• coupling of client code to the base is more appropriate than coupling to the derived class (as the base is either stable or changes to it reflect improvements to functionality also core to the derived class)
    • put another way: you want the derived class to continue to expose the same API as the base class, even if that means the client code is forced to change, rather than insulating it in some way that allows the base and derived APIs to grow out of sync
  • you're not going to be mixing pointers to base and derived objects in parts of the code responsible for deleting them

This may sound quite restrictive, but there are plenty of cases in real world programs matching this scenario.

Background discussion: relative merits

Programming is about compromises. Before you write a more conceptually "correct" program:

  • consider whether it requires added complexity and code that obfuscates the real program logic, and is therefore more error prone overall despite handling one specific issue more robustly,
  • weigh the practical costs against the probability and consequences of issues, and
  • consider "return on investment" and what else you could be doing with your time.

If the potential problems involve usage of the objects that you just can't imagine anyone attempting given your insights into their accessibility, scope and nature of usage in the program, or you can generate compile-time errors for dangerous use (e.g. an assertion that derived class size matches the base's, which would prevent adding new data members), then anything else may be premature over-engineering. Take the easy win in clean, intuitive, concise design and code.

Reasons to consider derivation sans virtual destructor

Say you have a class D publicly derived from B. With no effort, the operations on B are possible on D (with the exception of construction, but even if there are a lot of constructors you can often provide effective forwarding by having one template for each distinct number of constructor arguments: e.g. template <typename T1, typename T2> D(const T1& x1, const T2& t2) : B(t1, t2) { }. Better generalised solution in C++0x variadic templates.)

Further, if B changes then by default D exposes those changes - staying in sync - but someone may need to review extended functionality introduced in D to see if it remains valid, and the client usage.

Rephrasing this: there is reduced explicit coupling between base and derived class, but increased coupling between base and client.

This is often NOT what you want, but sometimes it is ideal, and other times a non issue (see next paragraph). Changes to the base force more client code changes in places distributed throughout the code base, and sometimes the people changing the base may not even have access to the client code to review or update it correspondingly. Sometimes it is better though: if you as the derived class provider - the "man in the middle" - want base class changes to feed through to clients, and you generally want clients to be able - sometimes forced - to update their code when the base class changes without you needing to be constantly involved, then public derivation may be ideal. This is common when your class is not so much an independent entity in its own right, but a thin value-add to the base.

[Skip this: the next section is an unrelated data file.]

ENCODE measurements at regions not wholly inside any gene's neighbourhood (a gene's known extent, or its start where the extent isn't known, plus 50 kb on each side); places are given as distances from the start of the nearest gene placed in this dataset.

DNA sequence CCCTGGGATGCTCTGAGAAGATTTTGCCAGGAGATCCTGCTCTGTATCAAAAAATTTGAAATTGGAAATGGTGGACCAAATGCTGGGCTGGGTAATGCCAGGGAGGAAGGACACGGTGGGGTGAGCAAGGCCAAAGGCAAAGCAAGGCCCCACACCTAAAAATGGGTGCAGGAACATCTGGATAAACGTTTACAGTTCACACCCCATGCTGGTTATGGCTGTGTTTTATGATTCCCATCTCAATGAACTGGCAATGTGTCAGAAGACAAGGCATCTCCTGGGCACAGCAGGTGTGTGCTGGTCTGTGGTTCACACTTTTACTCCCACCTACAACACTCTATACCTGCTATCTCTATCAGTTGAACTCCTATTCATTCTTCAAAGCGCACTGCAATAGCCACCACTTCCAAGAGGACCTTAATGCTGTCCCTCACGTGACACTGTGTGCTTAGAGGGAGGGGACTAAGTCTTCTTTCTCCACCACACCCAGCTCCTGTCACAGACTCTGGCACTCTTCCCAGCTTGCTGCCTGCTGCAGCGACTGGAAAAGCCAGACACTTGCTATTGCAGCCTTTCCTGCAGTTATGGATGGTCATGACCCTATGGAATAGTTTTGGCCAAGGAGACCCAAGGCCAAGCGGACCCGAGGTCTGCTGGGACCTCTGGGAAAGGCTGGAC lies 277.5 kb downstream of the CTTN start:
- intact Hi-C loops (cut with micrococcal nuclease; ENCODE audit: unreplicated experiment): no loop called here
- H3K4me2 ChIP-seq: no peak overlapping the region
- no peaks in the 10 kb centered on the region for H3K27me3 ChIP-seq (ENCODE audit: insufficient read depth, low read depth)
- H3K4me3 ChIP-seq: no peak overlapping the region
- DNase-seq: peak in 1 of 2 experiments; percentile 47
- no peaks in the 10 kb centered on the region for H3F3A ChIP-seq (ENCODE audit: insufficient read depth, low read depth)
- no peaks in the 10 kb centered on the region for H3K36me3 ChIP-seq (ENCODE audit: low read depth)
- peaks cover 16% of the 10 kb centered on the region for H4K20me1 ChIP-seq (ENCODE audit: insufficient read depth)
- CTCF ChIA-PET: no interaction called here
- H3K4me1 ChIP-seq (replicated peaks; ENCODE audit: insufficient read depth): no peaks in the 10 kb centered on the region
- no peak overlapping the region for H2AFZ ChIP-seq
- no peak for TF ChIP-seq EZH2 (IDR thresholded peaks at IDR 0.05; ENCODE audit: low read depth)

Other times the base class interface is so stable that the coupling may be deemed a non issue. This is especially true of classes like Standard containers.

Summarily, public derivation is a quick way to get or approximate the ideal, familiar base class interface for the derived class - in a way that's concise and self-evidently correct to both the maintainer and client coder - with additional functionality available as member functions (which IMHO - which obviously differs with Sutter, Alexandrescu etc - can aid usability, readability and assist productivity-enhancing tools including IDEs)

C++ Coding Standards - Sutter & Alexandrescu - cons examined

Item 35 of C++ Coding Standards lists issues with the scenario of deriving from std::string. As scenarios go, it's good that it illustrates the burden of exposing a large but useful API, but both good and bad as the base API is remarkably stable - being part of the Standard Library. A stable base is a common situation, but no more common than a volatile one and a good analysis should relate to both cases. While considering the book's list of issues, I'll specifically contrast the issues' applicability to the cases of say:

a) class Issue_Id : public std::string { ...handy stuff... }; <-- public derivation, our controversial usage
b) class Issue_Id : public string_with_virtual_destructor { ...handy stuff... }; <- safer OO derivation
c) class Issue_Id { public: ...handy stuff... private: std::string id_; }; <-- a compositional approach
d) using std::string everywhere, with freestanding support functions

(Hopefully we can agree the composition is acceptable practice, as it provides encapsulation, type safety as well as a potentially enriched API over and above that of std::string.)

So, say you're writing some new code and start thinking about the conceptual entities in an OO sense. Maybe in a bug tracking system (I'm thinking of JIRA), one of them is say an Issue_Id. Data content is textual - consisting of an alphabetic project id, a hyphen, and an incrementing issue number: e.g. "MYAPP-1234". Issue ids can be stored in a std::string, and there will be lots of fiddly little text searches and manipulation operations needed on issue ids - a large subset of those already provided on std::string and a few more for good measure (e.g. getting the project id component, providing the next possible issue id (MYAPP-1235)).

On to Sutter and Alexandrescu's list of issues...

> Nonmember functions work well within existing code that already manipulates strings. If instead you supply a super_string, you force changes through your code base to change types and function signatures to super_string.

The fundamental mistake with this claim (and most of the ones below) is that it promotes the convenience of using only a few types, ignoring the benefits of type safety. It's expressing a preference for d) above, rather than insight into c) or b) as alternatives to a). The art of programming involves balancing the pros and cons of distinct types to achieve reasonable reuse, performance, convenience and safety. The paragraphs below elaborate on this.